On June 13, 2018, a group of filmmakers, scientists, and enthusiasts met up at Caveat, a newly established bar for scientific hobnobbing in the East Village in New York City. Patrons wandered down a flight of stairs into a large, elegantly appointed space. With an old-fashioned library in one corner (perfect for curling up with The Origin of Species) and a sleek bar in another corner, Caveat offers curated experiences for encountering science. A slightly elevated stage lies at the center of the establishment. On this particular night, two black bar stools sat on the stage, lit up with soft pink and purple lights. The stage seemed primed for a poetry jam at a coffee shop. In fact, it was the setting of the science lecture “Private Lives in Public Places: TMI Online.”
The hosts of this event intentionally held the lecture in this cozy, inviting setting. Ann Merchant, the deputy executive director of The Science & Entertainment Exchange, explained at the start of the evening’s event that The Exchange helps scientists and non-scientists consider the many ways that science appears in unusual places in our lives, often outside traditional sites of education. In fact, she remarked, encountering “accidental curriculum” in unusual spaces such as television shows can inspire us to think of science in new ways. For instance, Dr. Jen Golbeck, the evening’s speaker, remembered watching science on television. As a child, she was fan of the PBS program Square One, a television series about mathematics. Her fascination with an episode about the Fibonacci sequence helped to further her early interest in numbers.
The evening’s program asked us to consider science in another unusual site: online. Dr. Jen Golbeck, the main speaker of the evening, is an associate professor at the University of Maryland, College Park, where she serves as the director of the Human-Computer Interaction Lab. Her training is in data science, but her specialty is social networks, social media, privacy, and online security. Her early interest in numbers and patterns translated, years later, into an interest in studying the science of social networks. When Golbeck started her dissertation research in 2001, none of her other colleagues thought that online social networks would prove a fruitful research topic. By the time Golbeck was defending her dissertation, the landscape had completely changed: online networks like Facebook were becoming a central part of people’s daily activities. Golbeck referenced the Cambridge Analytica scandal—where a British company created psychological profiles of thousands of unknowing users—to underscore the importance of understanding the relationships between you and your data, or, as she termed it, “the little footsteps that you leave behind.”
What happens to the information we share on Facebook? Who tracks what purchases we make at the grocery store? Just how much information can be acquired from online activity? Quite a bit, actually. Golbeck shared the story of a father who visited a Target store and demanded that the company stop mailing his 15-year-old daughter advertisements about baby supplies. Sheepishly, he returned a few weeks later to apologies: his daughter was actually pregnant. The daughter’s purchase history was consistent with the purchases of other pregnant women. (According to Target’s internal records, women who are about to become pregnant often buy lotion and large handbags.) Target’s advertising algorithm had flagged this and sent out the appropriately targeted advertising. As Golbeck noted, “You can’t hide from these algorithms, you don’t know what actions will reveal things.”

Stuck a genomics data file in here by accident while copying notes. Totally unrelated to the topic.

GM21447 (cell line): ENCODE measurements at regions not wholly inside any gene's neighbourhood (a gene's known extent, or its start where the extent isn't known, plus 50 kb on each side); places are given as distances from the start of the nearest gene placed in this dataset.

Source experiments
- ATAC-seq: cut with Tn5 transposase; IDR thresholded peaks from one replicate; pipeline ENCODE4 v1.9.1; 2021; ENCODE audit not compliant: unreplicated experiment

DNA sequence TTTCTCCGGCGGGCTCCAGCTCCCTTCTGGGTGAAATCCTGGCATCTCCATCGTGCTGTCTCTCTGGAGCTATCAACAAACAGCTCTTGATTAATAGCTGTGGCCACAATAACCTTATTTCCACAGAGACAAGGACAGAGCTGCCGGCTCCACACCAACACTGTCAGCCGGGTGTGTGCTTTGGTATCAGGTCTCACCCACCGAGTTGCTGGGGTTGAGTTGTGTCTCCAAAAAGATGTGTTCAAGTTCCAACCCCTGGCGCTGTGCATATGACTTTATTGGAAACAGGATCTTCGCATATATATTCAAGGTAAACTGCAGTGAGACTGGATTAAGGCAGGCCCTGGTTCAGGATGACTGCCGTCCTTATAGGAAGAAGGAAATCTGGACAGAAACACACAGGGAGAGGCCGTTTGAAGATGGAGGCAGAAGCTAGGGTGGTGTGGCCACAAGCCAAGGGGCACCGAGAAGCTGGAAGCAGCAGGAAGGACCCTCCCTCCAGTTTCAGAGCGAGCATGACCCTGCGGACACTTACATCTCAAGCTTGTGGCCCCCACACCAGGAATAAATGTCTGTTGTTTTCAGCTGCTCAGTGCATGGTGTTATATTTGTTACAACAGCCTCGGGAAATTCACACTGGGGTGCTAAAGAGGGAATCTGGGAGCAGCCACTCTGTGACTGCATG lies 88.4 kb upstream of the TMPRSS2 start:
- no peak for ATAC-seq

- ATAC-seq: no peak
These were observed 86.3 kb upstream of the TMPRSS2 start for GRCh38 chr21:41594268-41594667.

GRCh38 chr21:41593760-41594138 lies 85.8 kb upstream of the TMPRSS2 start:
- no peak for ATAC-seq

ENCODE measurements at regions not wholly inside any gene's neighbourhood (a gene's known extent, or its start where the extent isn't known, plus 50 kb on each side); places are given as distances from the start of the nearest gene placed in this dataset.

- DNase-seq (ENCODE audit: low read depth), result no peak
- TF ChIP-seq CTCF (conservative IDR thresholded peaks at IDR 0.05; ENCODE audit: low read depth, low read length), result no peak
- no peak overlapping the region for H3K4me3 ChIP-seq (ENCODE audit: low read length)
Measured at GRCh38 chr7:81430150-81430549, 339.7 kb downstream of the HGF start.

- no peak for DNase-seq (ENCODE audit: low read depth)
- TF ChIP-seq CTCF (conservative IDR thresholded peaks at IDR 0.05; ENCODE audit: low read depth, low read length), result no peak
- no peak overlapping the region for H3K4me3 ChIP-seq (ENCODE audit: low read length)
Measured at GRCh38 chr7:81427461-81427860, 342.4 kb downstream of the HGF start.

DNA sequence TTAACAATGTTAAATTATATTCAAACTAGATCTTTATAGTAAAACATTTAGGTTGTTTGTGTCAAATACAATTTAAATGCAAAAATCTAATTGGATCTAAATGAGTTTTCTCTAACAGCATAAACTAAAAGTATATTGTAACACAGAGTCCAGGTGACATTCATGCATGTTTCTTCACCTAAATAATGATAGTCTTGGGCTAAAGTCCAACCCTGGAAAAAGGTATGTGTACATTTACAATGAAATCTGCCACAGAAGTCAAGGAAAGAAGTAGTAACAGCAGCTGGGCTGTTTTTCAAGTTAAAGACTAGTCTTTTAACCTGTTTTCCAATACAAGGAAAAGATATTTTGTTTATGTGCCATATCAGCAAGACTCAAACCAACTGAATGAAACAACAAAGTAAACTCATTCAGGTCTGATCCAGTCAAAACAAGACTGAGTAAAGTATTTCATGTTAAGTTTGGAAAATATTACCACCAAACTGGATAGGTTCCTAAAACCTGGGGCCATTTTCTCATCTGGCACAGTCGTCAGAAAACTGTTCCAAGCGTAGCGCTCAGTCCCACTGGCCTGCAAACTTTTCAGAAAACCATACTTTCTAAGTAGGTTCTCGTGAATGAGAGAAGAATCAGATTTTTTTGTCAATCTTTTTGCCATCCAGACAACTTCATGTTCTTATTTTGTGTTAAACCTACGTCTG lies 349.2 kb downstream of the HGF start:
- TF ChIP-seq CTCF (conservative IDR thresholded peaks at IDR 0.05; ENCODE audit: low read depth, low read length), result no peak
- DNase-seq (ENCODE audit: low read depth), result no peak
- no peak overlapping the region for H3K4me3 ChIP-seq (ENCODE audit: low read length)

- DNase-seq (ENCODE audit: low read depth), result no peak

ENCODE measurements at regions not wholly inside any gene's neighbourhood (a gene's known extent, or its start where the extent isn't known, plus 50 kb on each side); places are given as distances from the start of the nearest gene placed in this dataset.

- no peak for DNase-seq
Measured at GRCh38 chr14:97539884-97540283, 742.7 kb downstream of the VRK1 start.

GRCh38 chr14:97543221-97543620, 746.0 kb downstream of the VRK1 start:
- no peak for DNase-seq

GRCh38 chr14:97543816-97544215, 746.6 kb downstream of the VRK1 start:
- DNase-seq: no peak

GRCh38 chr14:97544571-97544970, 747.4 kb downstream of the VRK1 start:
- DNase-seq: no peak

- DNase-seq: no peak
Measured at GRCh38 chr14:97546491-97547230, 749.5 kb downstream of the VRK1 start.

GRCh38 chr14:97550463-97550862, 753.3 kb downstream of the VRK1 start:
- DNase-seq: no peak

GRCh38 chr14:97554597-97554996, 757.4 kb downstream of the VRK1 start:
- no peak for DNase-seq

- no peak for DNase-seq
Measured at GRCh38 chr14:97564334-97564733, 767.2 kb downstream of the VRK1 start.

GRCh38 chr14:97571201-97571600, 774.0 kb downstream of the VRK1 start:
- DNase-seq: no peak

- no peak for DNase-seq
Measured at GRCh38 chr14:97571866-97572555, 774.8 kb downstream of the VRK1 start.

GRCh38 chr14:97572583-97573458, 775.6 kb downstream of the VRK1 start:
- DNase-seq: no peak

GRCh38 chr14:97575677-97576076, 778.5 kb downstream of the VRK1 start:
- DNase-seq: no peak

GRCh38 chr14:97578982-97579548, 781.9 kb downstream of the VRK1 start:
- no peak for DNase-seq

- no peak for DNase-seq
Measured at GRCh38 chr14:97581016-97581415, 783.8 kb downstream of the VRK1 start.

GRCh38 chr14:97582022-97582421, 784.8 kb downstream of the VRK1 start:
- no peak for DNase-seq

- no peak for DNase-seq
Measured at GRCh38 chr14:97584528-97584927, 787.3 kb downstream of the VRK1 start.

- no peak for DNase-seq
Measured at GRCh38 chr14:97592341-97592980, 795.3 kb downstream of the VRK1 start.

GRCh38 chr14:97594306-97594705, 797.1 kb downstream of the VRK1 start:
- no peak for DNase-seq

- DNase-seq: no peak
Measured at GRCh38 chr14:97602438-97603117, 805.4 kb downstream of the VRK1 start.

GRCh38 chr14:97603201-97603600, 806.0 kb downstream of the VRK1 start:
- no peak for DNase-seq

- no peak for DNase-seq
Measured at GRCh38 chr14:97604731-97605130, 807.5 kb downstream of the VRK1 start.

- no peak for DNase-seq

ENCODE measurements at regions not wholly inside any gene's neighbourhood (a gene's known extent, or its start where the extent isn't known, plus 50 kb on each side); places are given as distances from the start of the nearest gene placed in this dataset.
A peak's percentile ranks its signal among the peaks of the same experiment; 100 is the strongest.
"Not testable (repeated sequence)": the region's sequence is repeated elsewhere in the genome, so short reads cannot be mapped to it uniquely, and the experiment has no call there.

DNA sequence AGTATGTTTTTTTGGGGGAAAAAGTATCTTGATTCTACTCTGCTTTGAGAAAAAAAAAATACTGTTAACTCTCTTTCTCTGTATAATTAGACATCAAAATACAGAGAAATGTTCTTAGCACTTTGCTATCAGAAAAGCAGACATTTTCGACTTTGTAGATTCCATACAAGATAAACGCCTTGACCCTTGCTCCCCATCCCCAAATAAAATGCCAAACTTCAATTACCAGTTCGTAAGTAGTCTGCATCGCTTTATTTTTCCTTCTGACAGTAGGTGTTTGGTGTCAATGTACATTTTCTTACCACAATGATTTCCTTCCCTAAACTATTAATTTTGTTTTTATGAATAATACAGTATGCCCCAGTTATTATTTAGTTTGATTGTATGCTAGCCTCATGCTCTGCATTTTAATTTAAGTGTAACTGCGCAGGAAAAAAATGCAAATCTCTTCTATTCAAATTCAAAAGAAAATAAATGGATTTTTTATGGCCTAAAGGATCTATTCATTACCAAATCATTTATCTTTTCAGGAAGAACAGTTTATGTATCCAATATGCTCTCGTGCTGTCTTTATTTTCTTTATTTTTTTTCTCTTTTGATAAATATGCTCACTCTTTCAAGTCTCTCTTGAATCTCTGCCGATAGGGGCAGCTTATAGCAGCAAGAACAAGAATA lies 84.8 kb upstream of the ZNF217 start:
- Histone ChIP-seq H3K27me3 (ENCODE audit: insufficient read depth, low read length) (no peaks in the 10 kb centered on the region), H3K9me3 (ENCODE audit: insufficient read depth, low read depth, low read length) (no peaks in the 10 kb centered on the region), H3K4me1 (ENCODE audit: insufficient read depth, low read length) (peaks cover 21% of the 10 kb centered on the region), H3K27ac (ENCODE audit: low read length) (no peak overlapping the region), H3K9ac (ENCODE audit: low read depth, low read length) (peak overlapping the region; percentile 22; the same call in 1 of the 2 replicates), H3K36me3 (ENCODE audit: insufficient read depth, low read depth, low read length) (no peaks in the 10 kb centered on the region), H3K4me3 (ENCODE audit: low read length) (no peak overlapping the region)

But, Golbeck cautioned us that these algorithms are not always bad. After all, it is nice when Pandora recommends a new artist based on our past preferences. Or when Netflix suggests a new television show to binge. She argued that ethical problems arose once the creators of these systems shifted from using these algorithms for systems of support to using them as oracles of truth. But, again, she reminded us that artificial intelligence (AI) systems are created by humans. Therefore, AI is just as biased (and unfair) as people themselves can be. Golbeck ended her presentation by stating that her goal is user empowerment; that is, that users are given tools to have more control over their data and they learn the questions to ask in order to secure their own information.
After Golbeck’s presentation, where she shared information that she and her lab learned from studies of social network users, a lively Q&A followed. Penny Lane, a documentary filmmaker and an associate professor at Colgate University, led a thoughtful discussion. Audience members asked Golbeck about her thoughts of the insular culture of Silicon Valley and the rapid pace of technological development. In one of the most intriguing moments, Lane asked Golbeck her predictions about the future of digital privacy. Golbeck considered this question. In her response, Golbeck explained that she was concerned about the children born at the start of the social network age. Social media companies, she elaborated, would have information about every moment of those children’s lives—and the ways that their parents raised them. How would researchers and advertisers use this information in the future? Golbeck left the question with us.
As the lecture ended, audience members lingered, sipping the last drops of their drinks (among other things, a David Attenborough Pilsner was on the menu). Quite a few patrons talked about how fun it was to talk to a “real scientist” in such a casual way. Caveat’s staff quietly started to transition the stage for the night’s next event—a late night dance party. The audience slowly streamed out of the bar and on to the streets of the East Village, satisfied by The Exchange’s latest offering.